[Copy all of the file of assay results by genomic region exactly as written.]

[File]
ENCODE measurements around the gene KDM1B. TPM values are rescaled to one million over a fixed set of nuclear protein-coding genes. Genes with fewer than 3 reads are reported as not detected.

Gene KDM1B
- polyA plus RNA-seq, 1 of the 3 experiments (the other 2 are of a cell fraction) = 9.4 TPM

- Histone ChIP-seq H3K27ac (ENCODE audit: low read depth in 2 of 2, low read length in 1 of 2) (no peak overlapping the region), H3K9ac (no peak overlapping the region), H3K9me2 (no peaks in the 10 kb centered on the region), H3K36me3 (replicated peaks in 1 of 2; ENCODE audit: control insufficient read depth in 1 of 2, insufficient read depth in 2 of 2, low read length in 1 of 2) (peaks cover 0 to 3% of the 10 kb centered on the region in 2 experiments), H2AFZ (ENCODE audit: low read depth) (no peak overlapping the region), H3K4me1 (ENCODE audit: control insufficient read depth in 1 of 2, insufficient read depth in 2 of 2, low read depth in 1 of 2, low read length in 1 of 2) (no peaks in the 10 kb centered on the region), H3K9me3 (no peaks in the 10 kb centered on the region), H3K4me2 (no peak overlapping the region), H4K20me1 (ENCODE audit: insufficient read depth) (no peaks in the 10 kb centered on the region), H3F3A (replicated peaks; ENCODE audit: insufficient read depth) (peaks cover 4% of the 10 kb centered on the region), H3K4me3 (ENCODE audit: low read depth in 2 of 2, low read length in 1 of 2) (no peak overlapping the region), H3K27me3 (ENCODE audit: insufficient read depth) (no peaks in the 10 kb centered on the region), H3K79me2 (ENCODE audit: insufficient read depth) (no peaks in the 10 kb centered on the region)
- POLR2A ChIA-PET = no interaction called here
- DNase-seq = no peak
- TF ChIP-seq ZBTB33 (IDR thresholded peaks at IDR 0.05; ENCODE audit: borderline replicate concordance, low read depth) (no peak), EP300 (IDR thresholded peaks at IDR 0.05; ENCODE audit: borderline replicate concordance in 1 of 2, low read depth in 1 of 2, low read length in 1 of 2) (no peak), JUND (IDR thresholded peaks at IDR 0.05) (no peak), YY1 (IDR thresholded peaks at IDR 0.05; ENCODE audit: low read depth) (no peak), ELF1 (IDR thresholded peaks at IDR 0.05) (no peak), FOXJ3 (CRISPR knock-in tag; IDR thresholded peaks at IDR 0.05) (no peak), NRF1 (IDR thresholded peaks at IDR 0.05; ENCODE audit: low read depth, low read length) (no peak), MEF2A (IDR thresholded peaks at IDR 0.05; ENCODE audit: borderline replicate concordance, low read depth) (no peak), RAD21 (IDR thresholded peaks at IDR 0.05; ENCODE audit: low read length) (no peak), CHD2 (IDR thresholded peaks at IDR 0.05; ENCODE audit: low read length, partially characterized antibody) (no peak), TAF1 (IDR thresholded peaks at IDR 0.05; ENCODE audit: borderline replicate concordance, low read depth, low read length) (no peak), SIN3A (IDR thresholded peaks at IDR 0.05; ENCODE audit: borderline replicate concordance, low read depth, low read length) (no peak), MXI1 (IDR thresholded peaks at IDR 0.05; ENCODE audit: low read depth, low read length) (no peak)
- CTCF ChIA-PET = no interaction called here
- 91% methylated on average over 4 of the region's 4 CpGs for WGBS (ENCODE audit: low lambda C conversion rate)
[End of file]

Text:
ENCODE measurements around the gene KDM1B. TPM values are rescaled to one million over a fixed set of nuclear protein-coding genes. Genes with fewer than 3 reads are reported as not detected.

Gene KDM1B
- polyA plus RNA-seq, 1 of the 3 experiments (the other 2 are of a cell fraction) = 9.4 TPM

- Histone ChIP-seq H3K27ac (ENCODE audit: low read depth in 2 of 2, low read length in 1 of 2) (no peak overlapping the region), H3K9ac (no peak overlapping the region), H3K9me2 (no peaks in the 10 kb centered on the region), H3K36me3 (replicated peaks in 1 of 2; ENCODE audit: control insufficient read depth in 1 of 2, insufficient read depth in 2 of 2, low read length in 1 of 2) (peaks cover 0 to 3% of the 10 kb centered on the region in 2 experiments), H2AFZ (ENCODE audit: low read depth) (no peak overlapping the region), H3K4me1 (ENCODE audit: control insufficient read depth in 1 of 2, insufficient read depth in 2 of 2, low read depth in 1 of 2, low read length in 1 of 2) (no peaks in the 10 kb centered on the region), H3K9me3 (no peaks in the 10 kb centered on the region), H3K4me2 (no peak overlapping the region), H4K20me1 (ENCODE audit: insufficient read depth) (no peaks in the 10 kb centered on the region), H3F3A (replicated peaks; ENCODE audit: insufficient read depth) (peaks cover 4% of the 10 kb centered on the region), H3K4me3 (ENCODE audit: low read depth in 2 of 2, low read length in 1 of 2) (no peak overlapping the region), H3K27me3 (ENCODE audit: insufficient read depth) (no peaks in the 10 kb centered on the region), H3K79me2 (ENCODE audit: insufficient read depth) (no peaks in the 10 kb centered on the region)
- POLR2A ChIA-PET = no interaction called here
- DNase-seq = no peak
- TF ChIP-seq ZBTB33 (IDR thresholded peaks at IDR 0.05; ENCODE audit: borderline replicate concordance, low read depth) (no peak), EP300 (IDR thresholded peaks at IDR 0.05; ENCODE audit: borderline replicate concordance in 1 of 2, low read depth in 1 of 2, low read length in 1 of 2) (no peak), JUND (IDR thresholded peaks at IDR 0.05) (no peak), YY1 (IDR thresholded peaks at IDR 0.05; ENCODE audit: low read depth) (no peak), ELF1 (IDR thresholded peaks at IDR 0.05) (no peak), FOXJ3 (CRISPR knock-in tag; IDR thresholded peaks at IDR 0.05) (no peak), NRF1 (IDR thresholded peaks at IDR 0.05; ENCODE audit: low read depth, low read length) (no peak), MEF2A (IDR thresholded peaks at IDR 0.05; ENCODE audit: borderline replicate concordance, low read depth) (no peak), RAD21 (IDR thresholded peaks at IDR 0.05; ENCODE audit: low read length) (no peak), CHD2 (IDR thresholded peaks at IDR 0.05; ENCODE audit: low read length, partially characterized antibody) (no peak), TAF1 (IDR thresholded peaks at IDR 0.05; ENCODE audit: borderline replicate concordance, low read depth, low read length) (no peak), SIN3A (IDR thresholded peaks at IDR 0.05; ENCODE audit: borderline replicate concordance, low read depth, low read length) (no peak), MXI1 (IDR thresholded peaks at IDR 0.05; ENCODE audit: low read depth, low read length) (no peak)
- CTCF ChIA-PET = no interaction called here
- 91% methylated on average over 4 of the region's 4 CpGs for WGBS (ENCODE audit: low lambda C conversion rate)